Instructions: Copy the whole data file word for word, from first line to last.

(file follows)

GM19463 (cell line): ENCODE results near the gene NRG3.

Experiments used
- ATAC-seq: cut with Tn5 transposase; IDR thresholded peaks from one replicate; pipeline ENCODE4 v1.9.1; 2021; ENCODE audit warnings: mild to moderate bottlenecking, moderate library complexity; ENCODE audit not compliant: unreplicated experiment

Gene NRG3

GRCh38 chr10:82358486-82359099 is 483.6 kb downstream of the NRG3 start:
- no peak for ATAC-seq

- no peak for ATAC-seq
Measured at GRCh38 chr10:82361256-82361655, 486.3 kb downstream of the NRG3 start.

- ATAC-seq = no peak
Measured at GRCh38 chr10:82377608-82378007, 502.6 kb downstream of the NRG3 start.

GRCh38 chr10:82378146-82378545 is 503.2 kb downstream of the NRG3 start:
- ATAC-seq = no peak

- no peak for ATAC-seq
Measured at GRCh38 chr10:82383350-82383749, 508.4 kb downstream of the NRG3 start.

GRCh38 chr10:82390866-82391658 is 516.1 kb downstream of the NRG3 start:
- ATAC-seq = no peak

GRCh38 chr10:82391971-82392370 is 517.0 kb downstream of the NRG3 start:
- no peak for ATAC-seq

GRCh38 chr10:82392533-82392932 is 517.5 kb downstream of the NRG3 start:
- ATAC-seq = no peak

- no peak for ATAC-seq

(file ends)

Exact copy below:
GM19463 (cell line): ENCODE results near the gene NRG3.

Experiments used
- ATAC-seq: cut with Tn5 transposase; IDR thresholded peaks from one replicate; pipeline ENCODE4 v1.9.1; 2021; ENCODE audit warnings: mild to moderate bottlenecking, moderate library complexity; ENCODE audit not compliant: unreplicated experiment

Gene NRG3

GRCh38 chr10:82358486-82359099 is 483.6 kb downstream of the NRG3 start:
- no peak for ATAC-seq

- no peak for ATAC-seq
Measured at GRCh38 chr10:82361256-82361655, 486.3 kb downstream of the NRG3 start.

- ATAC-seq = no peak
Measured at GRCh38 chr10:82377608-82378007, 502.6 kb downstream of the NRG3 start.

GRCh38 chr10:82378146-82378545 is 503.2 kb downstream of the NRG3 start:
- ATAC-seq = no peak

- no peak for ATAC-seq
Measured at GRCh38 chr10:82383350-82383749, 508.4 kb downstream of the NRG3 start.

GRCh38 chr10:82390866-82391658 is 516.1 kb downstream of the NRG3 start:
- ATAC-seq = no peak

GRCh38 chr10:82391971-82392370 is 517.0 kb downstream of the NRG3 start:
- no peak for ATAC-seq

GRCh38 chr10:82392533-82392932 is 517.5 kb downstream of the NRG3 start:
- ATAC-seq = no peak

- no peak for ATAC-seq